May 29, 3:24 PM
Court prepares for readback of requested testimony

“I will be in the robing room — let me know when you are ready for readback,” Judge Merchan said after the jury requested a review of four pieces of testimony from Michael Cohen and David Pecker.

Merchan then left the courtroom.

A court reporter dropped a 12-inch stack of transcripts on the prosecution counsel table then handed an index to the prosecutors.

Trump attorneys Emil Bove and and Todd Blanche appeared to be searching through papers on their table, while Trump sat motionless. Prosecutors were doing the same thing.

May 29, 3:14 PM
Jury sends note with 4 requests for testimony

“Good afternoon. We have received a note,” Judge Merchan said after taking the bench.

The jury has made four requests for testimony:

– Former National Enquirer publisher David Pecker’s testimony about the phone conversation with Donald Trump

– Pecker’s testimony about the decision regarding the assignment of Playboy model Karen McDougal’s life rights

– Pecker’s testimony about the 2016 Trump Tower meeting

– Michael Cohen’s testimony about the 2016 Trump Tower meeting

May 29, 3:09 PM
Parties return to the courtroom

The prosecution team has returned to the courtroom, with about seven members of the DA’s office in the gallery.

Trump has returned to the courtroom as well.

He entered alongside his lawyer Todd Blanche, with his other lawyers and staff following behind.

May 29, 1:09 PM
Trump says he doesn’t ‘even know what the charges are’

As the jury continues its deliberations, Donald Trump posted on his social media platform in all caps that “I DON’T EVEN KNOW WHAT THE CHARGES ARE IN THIS RIGGED CASE.”


The post comes after Trump watched Judge Merchan spend over an hour instructing the jury on the law and specific charges in the case, including each of the 34 counts that the former president faces for falsifying business records in order to hide a hush money payment to boost his prospects in the 2016 election.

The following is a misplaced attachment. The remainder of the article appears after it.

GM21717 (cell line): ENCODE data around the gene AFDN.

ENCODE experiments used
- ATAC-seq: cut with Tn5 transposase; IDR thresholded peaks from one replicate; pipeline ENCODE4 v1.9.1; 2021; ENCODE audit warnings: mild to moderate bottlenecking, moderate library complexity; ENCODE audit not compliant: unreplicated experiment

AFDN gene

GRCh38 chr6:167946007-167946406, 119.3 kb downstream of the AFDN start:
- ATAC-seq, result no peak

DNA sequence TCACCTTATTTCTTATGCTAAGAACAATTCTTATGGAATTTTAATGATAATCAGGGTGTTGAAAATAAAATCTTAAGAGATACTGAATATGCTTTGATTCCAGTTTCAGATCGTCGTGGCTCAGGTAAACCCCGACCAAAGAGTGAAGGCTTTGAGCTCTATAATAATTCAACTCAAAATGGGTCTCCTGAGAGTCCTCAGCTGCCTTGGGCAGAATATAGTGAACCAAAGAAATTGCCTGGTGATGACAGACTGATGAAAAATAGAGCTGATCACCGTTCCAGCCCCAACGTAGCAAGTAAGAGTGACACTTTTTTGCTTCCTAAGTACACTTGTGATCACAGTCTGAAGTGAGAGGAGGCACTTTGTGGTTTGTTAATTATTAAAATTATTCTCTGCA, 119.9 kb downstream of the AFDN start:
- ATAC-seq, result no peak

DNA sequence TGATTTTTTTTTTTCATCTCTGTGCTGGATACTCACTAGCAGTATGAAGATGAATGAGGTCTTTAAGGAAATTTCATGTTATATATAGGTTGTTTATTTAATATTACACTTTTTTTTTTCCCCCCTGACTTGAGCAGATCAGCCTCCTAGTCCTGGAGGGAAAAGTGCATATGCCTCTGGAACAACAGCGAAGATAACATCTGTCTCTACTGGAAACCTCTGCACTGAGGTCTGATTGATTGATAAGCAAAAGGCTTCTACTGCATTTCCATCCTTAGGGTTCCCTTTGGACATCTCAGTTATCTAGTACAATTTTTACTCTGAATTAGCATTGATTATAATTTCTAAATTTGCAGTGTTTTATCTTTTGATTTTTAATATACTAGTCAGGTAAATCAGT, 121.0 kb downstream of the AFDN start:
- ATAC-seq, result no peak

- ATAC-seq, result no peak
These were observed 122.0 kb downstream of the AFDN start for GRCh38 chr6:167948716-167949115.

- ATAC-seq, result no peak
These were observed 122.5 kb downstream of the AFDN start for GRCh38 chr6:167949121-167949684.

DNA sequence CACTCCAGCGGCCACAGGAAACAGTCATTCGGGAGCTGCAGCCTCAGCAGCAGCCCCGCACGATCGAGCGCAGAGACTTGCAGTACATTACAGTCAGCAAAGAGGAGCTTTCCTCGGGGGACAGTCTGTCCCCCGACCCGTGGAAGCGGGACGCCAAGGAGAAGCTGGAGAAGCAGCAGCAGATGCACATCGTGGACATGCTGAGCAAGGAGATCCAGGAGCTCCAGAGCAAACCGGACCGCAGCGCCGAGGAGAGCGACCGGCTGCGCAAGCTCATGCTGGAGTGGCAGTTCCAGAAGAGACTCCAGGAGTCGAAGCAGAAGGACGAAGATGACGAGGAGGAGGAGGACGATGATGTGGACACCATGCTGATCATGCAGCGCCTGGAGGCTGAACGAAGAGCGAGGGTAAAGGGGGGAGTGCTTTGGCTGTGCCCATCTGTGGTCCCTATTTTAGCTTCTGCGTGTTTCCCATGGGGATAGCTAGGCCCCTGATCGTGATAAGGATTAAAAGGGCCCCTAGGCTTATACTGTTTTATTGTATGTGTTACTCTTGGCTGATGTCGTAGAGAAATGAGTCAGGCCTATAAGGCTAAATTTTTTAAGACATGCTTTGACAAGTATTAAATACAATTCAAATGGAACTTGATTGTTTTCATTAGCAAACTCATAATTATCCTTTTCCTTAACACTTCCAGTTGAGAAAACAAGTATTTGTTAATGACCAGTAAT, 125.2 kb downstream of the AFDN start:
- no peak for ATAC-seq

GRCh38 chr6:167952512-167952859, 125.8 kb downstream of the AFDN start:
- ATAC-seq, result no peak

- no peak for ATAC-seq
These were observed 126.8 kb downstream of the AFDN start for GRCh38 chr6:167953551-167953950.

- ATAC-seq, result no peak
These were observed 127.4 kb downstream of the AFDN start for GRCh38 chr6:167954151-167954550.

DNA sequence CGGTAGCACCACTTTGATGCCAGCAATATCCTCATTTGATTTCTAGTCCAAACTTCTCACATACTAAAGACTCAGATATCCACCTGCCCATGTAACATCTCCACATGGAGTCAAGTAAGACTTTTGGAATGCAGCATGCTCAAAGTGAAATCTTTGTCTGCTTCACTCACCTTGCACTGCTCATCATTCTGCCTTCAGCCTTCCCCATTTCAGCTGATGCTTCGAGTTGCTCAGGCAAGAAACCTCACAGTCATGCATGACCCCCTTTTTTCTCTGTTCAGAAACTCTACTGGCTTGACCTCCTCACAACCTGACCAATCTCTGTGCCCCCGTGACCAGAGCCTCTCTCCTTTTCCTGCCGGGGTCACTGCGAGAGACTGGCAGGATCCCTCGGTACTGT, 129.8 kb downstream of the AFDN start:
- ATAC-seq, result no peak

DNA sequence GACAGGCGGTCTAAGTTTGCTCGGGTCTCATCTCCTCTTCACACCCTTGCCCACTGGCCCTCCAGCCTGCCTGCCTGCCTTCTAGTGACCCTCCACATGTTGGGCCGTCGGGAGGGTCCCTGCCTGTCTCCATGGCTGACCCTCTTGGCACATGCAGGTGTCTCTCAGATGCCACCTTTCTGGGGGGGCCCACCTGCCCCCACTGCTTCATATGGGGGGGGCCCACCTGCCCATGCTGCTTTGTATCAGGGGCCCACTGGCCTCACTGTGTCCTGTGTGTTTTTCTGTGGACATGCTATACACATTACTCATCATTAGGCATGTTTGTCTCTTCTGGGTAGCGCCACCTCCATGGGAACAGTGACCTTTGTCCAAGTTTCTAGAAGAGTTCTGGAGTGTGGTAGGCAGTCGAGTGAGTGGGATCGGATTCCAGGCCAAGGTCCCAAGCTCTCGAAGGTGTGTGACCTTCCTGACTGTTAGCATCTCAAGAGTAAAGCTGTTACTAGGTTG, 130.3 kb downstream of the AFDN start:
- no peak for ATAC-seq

May 29, 12:24 PM
Trump says ‘Mother Teresa could not beat these charges’

“Mother Teresa could not beat these charges,” former President Trump told reporters as he exited the courtroom following Judge Merchan’s jury instructions.

“We’ll see how we do,” Trump said as the jury began its deliberations. “It’s a very disgraceful situation.”

Trump reiterated his grievances with the judge and case’s limited gag order, before complaining that he should be on the campaign trail.

“This is five weeks and five weeks of really, essentially, not campaigning,” Trump said.

He exited the hallway without answering any questions from reporters.

-Kelsey Walsh

May 29, 11:45 AM
Judge tells parties to stay in building during deliberations

Jurors will deliberate until 4:30 p.m. ET today, Judge Merchan said.

“You cannot leave the building and you need to be able to get here quickly” when a verdict is reached, the judge Merchan told the parties after the jury had left the courtroom.

Former President Trump got up from the defense table and spoke with several associates, then exited the courtroom with his entourage.

The staff and lawyers from the Manhattan district attorney’s office also left the courtroom.

May 29, 11:35 AM
Alternate jurors will stay through deliberations

As the 12 main jurors left the courtroom, most appeared to look away from Trump as they passed his counsel table.

The six alternate jurors remained in the courtroom after the 12 main jurors left to begin deliberations.

“We are not going to excuse you just yet,” Judge Merchan told the alternates,

He asked them to stick around through the deliberations. though they won’t participate in the deliberations themselves.